Public-Private Relations

Premium

A year ago this month, the face-off between public and private sector scientists was widespread news. Human genomes were published in competing journals and the dueling generals met in Washington to celebrate their sequencing success. (Hard to believe that was just one year ago, isn’t it?) Francis Collins showed up on public television programs such as “Nova” and “The Charlie Rose Show” cast as the good-hearted government guy. Craig Venter and his team of Nerf-gun-toting bioinformatics bandits got sexy coverage in Esquire and The New Yorker.

Get the full story with
GenomeWeb Premium

Only $95 for the
first 90 days*

A trial upgrade to GenomeWeb Premium gives you full site access, interest-based email alerts, access to archives, and more. Never miss another important industry story.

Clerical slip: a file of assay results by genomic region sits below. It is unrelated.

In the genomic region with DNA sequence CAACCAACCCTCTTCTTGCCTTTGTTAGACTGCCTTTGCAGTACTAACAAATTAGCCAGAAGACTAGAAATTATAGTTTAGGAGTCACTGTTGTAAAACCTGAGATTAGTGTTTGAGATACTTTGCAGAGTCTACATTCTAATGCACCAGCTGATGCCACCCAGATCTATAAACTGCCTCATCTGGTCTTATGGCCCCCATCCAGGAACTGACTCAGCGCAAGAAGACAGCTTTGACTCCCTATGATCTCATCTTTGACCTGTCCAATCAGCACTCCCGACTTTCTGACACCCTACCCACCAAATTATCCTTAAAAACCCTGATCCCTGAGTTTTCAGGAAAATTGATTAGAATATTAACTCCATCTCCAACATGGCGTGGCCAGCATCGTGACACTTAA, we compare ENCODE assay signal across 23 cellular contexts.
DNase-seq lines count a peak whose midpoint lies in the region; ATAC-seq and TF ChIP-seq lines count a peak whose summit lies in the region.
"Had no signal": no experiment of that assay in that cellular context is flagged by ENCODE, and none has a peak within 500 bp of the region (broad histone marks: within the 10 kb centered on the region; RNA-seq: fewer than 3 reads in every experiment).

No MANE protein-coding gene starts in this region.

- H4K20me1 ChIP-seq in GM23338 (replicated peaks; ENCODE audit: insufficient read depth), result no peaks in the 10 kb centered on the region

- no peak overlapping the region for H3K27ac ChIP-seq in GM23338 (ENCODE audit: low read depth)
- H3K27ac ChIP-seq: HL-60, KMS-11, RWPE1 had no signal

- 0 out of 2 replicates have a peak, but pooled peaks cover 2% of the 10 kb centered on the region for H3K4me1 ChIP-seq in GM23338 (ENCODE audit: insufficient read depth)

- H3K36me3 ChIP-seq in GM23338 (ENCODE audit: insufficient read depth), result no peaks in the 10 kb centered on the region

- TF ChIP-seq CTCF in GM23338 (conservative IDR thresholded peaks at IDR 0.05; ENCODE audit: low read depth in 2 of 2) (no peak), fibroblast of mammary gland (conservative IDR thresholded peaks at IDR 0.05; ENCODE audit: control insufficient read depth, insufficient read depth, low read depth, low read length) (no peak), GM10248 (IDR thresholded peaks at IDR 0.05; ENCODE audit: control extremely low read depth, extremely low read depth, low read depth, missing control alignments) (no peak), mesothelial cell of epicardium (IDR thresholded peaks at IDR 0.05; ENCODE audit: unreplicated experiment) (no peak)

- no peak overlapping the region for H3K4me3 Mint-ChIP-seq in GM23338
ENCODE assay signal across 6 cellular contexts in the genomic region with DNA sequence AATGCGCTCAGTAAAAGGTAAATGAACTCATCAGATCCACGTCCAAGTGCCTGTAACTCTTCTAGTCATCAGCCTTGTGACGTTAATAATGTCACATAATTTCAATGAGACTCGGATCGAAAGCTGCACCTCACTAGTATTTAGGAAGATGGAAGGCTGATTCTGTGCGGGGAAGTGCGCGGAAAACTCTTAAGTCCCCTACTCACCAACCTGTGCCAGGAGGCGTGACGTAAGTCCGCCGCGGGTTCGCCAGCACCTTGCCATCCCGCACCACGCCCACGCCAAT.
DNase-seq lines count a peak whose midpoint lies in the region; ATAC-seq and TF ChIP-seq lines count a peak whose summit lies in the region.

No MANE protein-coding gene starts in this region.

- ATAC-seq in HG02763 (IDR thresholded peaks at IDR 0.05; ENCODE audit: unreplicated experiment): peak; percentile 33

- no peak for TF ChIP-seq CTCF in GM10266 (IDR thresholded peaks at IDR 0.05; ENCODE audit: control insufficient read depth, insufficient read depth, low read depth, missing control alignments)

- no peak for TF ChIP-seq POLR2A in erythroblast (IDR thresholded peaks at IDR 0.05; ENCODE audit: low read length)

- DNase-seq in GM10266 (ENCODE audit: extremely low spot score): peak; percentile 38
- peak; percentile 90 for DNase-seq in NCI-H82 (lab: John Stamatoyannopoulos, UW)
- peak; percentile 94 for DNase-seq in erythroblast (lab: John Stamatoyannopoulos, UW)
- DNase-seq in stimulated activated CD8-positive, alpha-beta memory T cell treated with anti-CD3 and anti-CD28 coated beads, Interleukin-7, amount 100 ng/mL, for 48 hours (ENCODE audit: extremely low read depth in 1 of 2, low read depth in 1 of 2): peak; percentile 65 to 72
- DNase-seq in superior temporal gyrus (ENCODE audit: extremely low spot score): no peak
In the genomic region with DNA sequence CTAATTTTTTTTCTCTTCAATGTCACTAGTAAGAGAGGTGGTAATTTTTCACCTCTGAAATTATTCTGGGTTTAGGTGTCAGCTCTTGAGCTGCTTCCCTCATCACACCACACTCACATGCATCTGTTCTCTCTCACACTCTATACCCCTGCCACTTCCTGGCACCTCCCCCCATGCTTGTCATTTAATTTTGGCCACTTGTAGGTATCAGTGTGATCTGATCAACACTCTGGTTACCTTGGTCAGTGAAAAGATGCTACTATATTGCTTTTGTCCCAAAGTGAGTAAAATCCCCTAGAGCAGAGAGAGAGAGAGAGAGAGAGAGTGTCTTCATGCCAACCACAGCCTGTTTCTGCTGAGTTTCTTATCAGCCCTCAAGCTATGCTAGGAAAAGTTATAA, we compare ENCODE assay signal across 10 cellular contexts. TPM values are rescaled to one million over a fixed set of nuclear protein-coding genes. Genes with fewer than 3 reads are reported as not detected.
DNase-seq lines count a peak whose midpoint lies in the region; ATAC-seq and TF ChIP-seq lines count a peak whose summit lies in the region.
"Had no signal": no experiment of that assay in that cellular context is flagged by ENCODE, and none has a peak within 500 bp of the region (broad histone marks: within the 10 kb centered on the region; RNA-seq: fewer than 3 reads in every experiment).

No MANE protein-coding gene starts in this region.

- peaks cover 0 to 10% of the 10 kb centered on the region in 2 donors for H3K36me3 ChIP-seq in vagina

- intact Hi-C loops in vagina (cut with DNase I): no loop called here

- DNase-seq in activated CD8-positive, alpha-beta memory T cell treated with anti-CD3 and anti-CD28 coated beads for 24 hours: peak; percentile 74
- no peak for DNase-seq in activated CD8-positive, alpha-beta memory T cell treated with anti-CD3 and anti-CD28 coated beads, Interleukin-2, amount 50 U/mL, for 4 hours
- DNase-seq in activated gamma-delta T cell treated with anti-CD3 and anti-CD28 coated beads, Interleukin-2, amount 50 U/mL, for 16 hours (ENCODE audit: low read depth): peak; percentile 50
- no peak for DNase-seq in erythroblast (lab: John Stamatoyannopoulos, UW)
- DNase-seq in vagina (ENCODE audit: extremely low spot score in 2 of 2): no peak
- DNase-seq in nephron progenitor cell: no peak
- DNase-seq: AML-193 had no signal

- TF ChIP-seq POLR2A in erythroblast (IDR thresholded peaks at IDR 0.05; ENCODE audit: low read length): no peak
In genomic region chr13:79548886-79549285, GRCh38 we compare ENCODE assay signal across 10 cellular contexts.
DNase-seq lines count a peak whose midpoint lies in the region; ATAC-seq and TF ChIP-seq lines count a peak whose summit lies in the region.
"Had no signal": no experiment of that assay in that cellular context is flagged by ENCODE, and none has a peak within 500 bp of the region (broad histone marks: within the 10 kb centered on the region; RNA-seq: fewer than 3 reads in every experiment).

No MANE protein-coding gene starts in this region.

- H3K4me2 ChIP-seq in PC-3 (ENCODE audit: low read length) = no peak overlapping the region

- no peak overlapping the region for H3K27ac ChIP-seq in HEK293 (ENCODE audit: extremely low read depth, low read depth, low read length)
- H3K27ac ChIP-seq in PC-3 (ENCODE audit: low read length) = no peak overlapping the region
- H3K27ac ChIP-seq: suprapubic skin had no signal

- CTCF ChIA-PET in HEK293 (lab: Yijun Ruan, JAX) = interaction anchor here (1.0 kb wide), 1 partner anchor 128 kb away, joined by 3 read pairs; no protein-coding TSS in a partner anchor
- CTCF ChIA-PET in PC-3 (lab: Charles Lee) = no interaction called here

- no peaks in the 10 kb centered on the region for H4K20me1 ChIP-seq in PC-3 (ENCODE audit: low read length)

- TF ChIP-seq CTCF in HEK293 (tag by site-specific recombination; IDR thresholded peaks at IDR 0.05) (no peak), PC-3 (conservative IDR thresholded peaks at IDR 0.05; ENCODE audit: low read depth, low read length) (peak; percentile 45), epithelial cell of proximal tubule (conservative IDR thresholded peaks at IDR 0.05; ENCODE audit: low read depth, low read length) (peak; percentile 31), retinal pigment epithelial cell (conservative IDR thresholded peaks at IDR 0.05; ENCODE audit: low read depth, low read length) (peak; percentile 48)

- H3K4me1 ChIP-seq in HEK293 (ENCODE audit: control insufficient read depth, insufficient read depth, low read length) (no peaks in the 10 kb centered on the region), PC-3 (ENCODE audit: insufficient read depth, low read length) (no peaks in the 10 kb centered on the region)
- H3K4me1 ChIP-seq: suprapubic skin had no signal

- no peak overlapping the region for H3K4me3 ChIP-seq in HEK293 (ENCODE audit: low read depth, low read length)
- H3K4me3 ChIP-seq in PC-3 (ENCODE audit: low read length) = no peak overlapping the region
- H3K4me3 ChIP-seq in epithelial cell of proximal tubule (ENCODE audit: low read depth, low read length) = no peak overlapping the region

Try GenomeWeb Premium now.

Already a GenomeWeb Premium member? Login Now.
Or, See if your institution qualifies for premium access.

*Before your trial expires, we’ll put together a custom quote with your long-term premium options.

Not ready for premium?

Register for Free Content
You can still register for access to our free content.

Technology Review reports that researchers in the US have used CRISPR to modify a number of human embryos.

By introducing genes from butterfly peas and Canterbury bells, researchers in Japan have developed a blue chrysanthemum, according to NPR.

Plant researchers plan to sequence some 10,000 samples that represent the major plant clades, ScienceInsider reports.

In Nature this week: a Danish reference genome, and more.